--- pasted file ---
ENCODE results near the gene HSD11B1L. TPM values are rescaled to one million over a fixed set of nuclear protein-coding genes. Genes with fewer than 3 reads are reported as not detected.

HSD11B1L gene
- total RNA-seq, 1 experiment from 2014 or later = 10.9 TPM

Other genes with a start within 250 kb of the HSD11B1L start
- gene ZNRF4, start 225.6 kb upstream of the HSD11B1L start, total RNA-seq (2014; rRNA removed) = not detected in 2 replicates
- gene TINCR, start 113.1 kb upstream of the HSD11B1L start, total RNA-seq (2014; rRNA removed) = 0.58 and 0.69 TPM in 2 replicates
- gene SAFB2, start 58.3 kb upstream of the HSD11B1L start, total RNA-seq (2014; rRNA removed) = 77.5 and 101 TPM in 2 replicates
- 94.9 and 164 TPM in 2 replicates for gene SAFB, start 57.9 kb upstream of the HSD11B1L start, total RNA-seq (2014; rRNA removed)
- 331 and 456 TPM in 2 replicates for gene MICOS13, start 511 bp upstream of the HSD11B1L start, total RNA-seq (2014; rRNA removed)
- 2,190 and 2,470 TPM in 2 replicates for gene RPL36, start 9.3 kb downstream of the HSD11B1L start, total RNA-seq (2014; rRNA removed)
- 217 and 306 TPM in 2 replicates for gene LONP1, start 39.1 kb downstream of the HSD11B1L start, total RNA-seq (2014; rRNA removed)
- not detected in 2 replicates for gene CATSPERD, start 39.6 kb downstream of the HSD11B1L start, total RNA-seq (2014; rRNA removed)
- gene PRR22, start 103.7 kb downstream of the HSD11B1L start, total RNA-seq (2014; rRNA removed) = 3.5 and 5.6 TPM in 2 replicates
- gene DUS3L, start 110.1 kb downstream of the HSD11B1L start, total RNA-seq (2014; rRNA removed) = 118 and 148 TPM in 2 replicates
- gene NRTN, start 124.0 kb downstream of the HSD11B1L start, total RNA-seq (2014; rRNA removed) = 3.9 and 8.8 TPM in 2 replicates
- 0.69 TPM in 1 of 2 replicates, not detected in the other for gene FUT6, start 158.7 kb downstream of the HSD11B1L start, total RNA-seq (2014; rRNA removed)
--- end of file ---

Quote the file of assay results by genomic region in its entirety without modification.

ENCODE results near the gene HSD11B1L. TPM values are rescaled to one million over a fixed set of nuclear protein-coding genes. Genes with fewer than 3 reads are reported as not detected.

HSD11B1L gene
- total RNA-seq, 1 experiment from 2014 or later = 10.9 TPM

Other genes with a start within 250 kb of the HSD11B1L start
- gene ZNRF4, start 225.6 kb upstream of the HSD11B1L start, total RNA-seq (2014; rRNA removed) = not detected in 2 replicates
- gene TINCR, start 113.1 kb upstream of the HSD11B1L start, total RNA-seq (2014; rRNA removed) = 0.58 and 0.69 TPM in 2 replicates
- gene SAFB2, start 58.3 kb upstream of the HSD11B1L start, total RNA-seq (2014; rRNA removed) = 77.5 and 101 TPM in 2 replicates
- 94.9 and 164 TPM in 2 replicates for gene SAFB, start 57.9 kb upstream of the HSD11B1L start, total RNA-seq (2014; rRNA removed)
- 331 and 456 TPM in 2 replicates for gene MICOS13, start 511 bp upstream of the HSD11B1L start, total RNA-seq (2014; rRNA removed)
- 2,190 and 2,470 TPM in 2 replicates for gene RPL36, start 9.3 kb downstream of the HSD11B1L start, total RNA-seq (2014; rRNA removed)
- 217 and 306 TPM in 2 replicates for gene LONP1, start 39.1 kb downstream of the HSD11B1L start, total RNA-seq (2014; rRNA removed)
- not detected in 2 replicates for gene CATSPERD, start 39.6 kb downstream of the HSD11B1L start, total RNA-seq (2014; rRNA removed)
- gene PRR22, start 103.7 kb downstream of the HSD11B1L start, total RNA-seq (2014; rRNA removed) = 3.5 and 5.6 TPM in 2 replicates
- gene DUS3L, start 110.1 kb downstream of the HSD11B1L start, total RNA-seq (2014; rRNA removed) = 118 and 148 TPM in 2 replicates
- gene NRTN, start 124.0 kb downstream of the HSD11B1L start, total RNA-seq (2014; rRNA removed) = 3.9 and 8.8 TPM in 2 replicates
- 0.69 TPM in 1 of 2 replicates, not detected in the other for gene FUT6, start 158.7 kb downstream of the HSD11B1L start, total RNA-seq (2014; rRNA removed)